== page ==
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Hasil cari dari kata atau frase: wage (0.01354 detik)
Found 3 items, similar to wage.
English → Indonesian (quick) Definition: wage gaji, imbalan, upah
English → English (WordNet) Definition: wage wage v : as of wars, battles, or campaigns; “Napoleon and Hitler waged war against all of Europe” [syn: engage] wage n : something that remunerates; “wages were paid by check”; “he wasted his pay on drink”; “they saved a quarter of all their earnings” [syn: pay, earnings, remuneration, salary]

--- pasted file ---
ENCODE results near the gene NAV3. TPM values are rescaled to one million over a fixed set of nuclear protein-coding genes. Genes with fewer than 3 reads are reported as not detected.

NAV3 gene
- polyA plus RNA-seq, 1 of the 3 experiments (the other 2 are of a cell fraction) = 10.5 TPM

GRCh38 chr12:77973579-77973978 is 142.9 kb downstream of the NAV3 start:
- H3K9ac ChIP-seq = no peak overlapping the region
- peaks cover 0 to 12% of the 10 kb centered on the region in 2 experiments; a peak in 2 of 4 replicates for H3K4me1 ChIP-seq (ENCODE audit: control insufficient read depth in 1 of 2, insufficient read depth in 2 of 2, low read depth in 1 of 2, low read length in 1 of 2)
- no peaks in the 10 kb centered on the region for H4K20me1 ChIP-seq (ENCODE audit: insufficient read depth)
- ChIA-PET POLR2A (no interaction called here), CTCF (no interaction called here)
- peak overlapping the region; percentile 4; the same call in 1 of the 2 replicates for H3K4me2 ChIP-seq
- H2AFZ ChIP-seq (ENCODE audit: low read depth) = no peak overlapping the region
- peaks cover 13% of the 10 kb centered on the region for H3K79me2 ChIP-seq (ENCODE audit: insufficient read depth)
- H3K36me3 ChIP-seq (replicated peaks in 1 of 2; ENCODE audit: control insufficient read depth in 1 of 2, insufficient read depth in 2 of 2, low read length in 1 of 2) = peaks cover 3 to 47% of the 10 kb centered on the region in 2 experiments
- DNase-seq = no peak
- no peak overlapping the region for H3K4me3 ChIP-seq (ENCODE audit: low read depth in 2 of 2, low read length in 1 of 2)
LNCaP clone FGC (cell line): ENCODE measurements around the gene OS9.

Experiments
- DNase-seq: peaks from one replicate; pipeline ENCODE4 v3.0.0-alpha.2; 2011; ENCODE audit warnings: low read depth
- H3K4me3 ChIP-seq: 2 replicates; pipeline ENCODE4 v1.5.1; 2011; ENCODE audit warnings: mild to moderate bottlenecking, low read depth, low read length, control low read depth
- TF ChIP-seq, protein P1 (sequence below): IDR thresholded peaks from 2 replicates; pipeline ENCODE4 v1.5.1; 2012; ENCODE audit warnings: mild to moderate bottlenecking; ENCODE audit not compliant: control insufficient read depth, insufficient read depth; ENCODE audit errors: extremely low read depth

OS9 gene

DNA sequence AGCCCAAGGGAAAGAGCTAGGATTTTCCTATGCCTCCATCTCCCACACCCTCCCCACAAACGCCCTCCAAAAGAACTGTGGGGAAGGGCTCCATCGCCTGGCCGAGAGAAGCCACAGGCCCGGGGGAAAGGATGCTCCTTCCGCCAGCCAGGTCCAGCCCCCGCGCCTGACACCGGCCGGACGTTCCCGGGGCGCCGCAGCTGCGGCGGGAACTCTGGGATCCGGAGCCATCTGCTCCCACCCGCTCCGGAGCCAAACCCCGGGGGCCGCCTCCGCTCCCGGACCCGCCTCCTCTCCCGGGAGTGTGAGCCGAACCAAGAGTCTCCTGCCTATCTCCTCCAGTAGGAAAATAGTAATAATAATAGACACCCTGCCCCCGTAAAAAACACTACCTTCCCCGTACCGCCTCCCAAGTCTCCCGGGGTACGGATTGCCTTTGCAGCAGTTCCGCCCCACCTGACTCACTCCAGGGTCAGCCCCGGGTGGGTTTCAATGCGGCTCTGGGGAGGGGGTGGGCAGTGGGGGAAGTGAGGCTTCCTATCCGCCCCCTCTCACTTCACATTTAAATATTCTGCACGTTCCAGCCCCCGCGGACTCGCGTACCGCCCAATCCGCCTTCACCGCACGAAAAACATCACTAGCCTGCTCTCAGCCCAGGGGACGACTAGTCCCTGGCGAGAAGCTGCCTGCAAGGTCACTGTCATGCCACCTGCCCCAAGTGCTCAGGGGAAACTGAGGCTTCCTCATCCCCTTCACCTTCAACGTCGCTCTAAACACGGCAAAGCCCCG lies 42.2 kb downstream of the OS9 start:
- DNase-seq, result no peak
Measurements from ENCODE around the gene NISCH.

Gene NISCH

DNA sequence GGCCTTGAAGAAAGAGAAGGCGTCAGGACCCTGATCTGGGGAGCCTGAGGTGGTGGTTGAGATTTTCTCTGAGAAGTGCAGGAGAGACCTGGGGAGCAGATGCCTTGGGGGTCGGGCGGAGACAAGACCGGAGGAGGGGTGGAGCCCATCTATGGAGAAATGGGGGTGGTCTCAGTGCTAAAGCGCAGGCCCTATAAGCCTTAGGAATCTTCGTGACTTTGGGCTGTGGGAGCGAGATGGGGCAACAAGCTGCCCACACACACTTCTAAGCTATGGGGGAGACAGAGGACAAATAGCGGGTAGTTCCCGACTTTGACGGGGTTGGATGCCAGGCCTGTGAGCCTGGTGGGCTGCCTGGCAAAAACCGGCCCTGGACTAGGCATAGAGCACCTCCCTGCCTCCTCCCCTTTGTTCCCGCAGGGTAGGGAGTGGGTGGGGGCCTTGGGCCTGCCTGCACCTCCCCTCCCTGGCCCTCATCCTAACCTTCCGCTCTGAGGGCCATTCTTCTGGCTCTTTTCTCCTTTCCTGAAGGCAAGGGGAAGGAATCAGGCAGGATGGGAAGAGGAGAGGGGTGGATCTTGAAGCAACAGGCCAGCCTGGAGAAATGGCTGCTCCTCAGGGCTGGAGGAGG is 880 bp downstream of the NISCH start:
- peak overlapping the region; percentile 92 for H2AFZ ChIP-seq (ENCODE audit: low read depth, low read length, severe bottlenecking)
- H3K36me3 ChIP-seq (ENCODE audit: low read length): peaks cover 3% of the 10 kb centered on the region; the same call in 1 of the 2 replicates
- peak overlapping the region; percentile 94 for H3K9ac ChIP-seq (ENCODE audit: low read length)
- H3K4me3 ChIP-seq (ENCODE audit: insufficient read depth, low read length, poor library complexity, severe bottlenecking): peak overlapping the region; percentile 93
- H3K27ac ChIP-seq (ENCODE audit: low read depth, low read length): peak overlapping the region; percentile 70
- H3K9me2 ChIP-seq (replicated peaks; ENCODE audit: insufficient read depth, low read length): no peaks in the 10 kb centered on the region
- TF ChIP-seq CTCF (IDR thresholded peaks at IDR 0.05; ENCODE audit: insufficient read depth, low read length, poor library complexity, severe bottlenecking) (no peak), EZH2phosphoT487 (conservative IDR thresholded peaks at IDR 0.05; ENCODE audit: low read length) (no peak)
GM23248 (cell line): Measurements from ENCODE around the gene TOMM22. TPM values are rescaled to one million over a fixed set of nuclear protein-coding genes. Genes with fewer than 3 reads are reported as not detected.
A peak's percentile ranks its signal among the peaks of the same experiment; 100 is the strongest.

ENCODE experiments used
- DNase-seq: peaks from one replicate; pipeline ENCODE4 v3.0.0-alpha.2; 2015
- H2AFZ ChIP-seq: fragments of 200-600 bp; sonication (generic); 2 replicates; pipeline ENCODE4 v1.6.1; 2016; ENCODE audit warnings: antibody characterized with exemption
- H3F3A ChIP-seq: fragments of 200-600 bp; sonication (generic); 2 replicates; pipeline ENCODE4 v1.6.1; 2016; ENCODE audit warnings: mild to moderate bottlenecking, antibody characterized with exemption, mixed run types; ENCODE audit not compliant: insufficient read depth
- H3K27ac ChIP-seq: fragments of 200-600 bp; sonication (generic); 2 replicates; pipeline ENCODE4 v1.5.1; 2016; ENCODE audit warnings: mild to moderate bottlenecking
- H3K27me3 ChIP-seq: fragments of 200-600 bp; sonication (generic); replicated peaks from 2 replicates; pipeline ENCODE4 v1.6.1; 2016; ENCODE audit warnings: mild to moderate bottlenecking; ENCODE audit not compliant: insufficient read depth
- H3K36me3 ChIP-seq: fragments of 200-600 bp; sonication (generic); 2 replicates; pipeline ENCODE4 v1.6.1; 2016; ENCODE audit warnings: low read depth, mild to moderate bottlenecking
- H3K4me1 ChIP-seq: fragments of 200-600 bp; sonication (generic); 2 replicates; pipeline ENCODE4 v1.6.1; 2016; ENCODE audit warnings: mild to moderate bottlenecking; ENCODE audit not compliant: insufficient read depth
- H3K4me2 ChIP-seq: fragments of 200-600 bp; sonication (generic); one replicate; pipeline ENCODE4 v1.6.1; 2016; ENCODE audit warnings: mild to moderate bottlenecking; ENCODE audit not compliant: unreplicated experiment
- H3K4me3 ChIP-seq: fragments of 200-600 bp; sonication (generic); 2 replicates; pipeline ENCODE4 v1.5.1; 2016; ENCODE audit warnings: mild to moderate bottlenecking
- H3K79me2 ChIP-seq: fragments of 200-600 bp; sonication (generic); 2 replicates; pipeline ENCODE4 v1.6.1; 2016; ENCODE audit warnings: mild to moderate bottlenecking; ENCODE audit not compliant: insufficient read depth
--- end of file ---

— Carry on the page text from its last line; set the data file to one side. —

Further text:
English → English (gcide) Definition: Wage Wage \Wage\, v. t. [imp. & p. p. Waged; p. pr. & vb. n. Waging.] [OE. wagen, OF. wagier, gagier, to pledge, promise, F. gager to wager, lay, bet, fr. LL. wadium a pledge; of Teutonic origin; cf. Goth. wadi a pledge, gawadj[=o]n to pledge, akin to E. wed, G. wette a wager. See Wed, and cf. Gage.] [1913 Webster] 1. To pledge; to hazard on the event of a contest; to stake; to bet, to lay; to wager; as, to wage a dollar. --Hakluyt. [1913 Webster] My life I never but as a pawn To wage against thy enemies. --Shak. [1913 Webster] 2. To expose one's self to, as a risk; to incur, as a danger; to venture; to hazard. “Too weak to wage an instant trial with the king.” --Shak. [1913 Webster] To wake and wage a danger profitless. --Shak. [1913 Webster] 3. To engage in, as a contest, as if by previous gage or pledge; to carry on, as a war. [1913 Webster] [He pondered] which of all his sons was fit To reign and wage immortal war with wit. --Dryden. [1913 Webster] The two are waging war, and the one triumphs by the destruction of the other. --I. Taylor. [1913 Webster] 4. To adventure, or lay out, for hire or reward; to hire out. [Obs.] “Thou . . . must wage thy works for wealth.” --Spenser. [1913 Webster] 5. To put upon wages; to hire; to employ; to pay wages to. [Obs.] [1913 Webster] Abundance of treasure which he had in store, wherewith he might wage soldiers. --Holinshed. [1913 Webster] I would have them waged for their labor. --Latimer. [1913 Webster] 6. (O. Eng. Law) To give security for the performance of. --Burrill. [1913 Webster] To wage battle (O. Eng. Law), to give gage, or security, for joining in the duellum, or combat. See Wager of battel , under Wager, n. --Burrill. To wage one's law (Law), to give security to make one's law. See Wager of law, under Wager, n. [1913 Webster] Wage \Wage\, n. [OF. wage, gage, guarantee, engagement. See Wage, v. t. ] [1913 Webster] 1. That which is staked or ventured; that for which one incurs risk or danger; prize; gage. [Obs.] “That warlike wage.” --Spenser. [1913 Webster] 2. That for which one labors; meed; reward; stipulated payment for service performed; hire; pay; compensation; -- at present generally used in the plural. See Wages. “My day's wage.” --Sir W. Scott. “At least I earned my wage.” --Thackeray. “Pay them a wage in advance.” --J. Morley. “The wages of virtue.” --Tennyson. [1913 Webster] By Tom Thumb, a fairy page, He sent it, and doth him engage, By promise of a mighty wage, It secretly to carry. --Drayton. [1913 Webster] Our praises are our wages. --Shak. [1913 Webster] Existing legislation on the subject of wages. --Encyc. Brit. [1913 Webster] Note: Wage is used adjectively and as the first part of compounds which are usually self-explaining; as, wage worker, or wage-worker; wage-earner, etc. [1913 Webster] Board wages. See under 1st Board. [1913 Webster] Syn: Hire; reward; stipend; salary; allowance; pay; compensation; remuneration; fruit. [1913 Webster] Wage \Wage\, v. i. To bind one's self; to engage. [Obs.] [1913 Webster]


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